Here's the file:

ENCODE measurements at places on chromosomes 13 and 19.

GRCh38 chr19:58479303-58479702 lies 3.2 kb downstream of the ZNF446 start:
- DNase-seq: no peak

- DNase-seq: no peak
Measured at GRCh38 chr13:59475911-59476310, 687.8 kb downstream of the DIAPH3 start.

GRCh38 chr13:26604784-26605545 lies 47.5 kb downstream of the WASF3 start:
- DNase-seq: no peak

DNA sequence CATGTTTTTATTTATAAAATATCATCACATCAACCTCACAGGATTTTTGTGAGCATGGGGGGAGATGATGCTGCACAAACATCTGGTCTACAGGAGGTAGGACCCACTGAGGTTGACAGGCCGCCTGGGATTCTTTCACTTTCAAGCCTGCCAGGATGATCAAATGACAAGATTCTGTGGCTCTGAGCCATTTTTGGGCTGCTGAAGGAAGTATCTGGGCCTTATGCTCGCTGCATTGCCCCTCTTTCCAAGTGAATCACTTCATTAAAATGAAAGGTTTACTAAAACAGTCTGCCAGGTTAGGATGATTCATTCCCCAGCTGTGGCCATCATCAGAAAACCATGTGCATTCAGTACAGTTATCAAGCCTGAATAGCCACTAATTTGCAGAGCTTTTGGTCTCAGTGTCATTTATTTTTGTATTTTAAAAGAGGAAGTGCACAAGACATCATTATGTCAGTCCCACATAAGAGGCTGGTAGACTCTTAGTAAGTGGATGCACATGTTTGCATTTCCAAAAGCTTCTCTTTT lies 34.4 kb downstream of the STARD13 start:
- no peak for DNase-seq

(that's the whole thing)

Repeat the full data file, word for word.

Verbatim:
ENCODE measurements at places on chromosomes 13 and 19.

GRCh38 chr19:58479303-58479702 lies 3.2 kb downstream of the ZNF446 start:
- DNase-seq: no peak

- DNase-seq: no peak
Measured at GRCh38 chr13:59475911-59476310, 687.8 kb downstream of the DIAPH3 start.

GRCh38 chr13:26604784-26605545 lies 47.5 kb downstream of the WASF3 start:
- DNase-seq: no peak

DNA sequence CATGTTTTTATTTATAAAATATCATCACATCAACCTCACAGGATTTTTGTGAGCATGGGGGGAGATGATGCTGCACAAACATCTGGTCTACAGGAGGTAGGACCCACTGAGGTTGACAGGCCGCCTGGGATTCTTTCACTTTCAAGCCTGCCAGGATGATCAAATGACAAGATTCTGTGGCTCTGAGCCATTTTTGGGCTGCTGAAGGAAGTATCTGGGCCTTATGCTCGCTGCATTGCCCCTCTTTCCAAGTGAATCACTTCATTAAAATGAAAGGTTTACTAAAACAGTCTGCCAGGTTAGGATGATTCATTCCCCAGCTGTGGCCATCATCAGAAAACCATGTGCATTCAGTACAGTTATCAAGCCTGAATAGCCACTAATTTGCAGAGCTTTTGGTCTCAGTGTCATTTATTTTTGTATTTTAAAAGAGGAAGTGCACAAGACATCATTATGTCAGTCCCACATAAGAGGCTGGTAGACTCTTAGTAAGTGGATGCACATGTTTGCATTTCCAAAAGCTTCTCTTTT lies 34.4 kb downstream of the STARD13 start:
- no peak for DNase-seq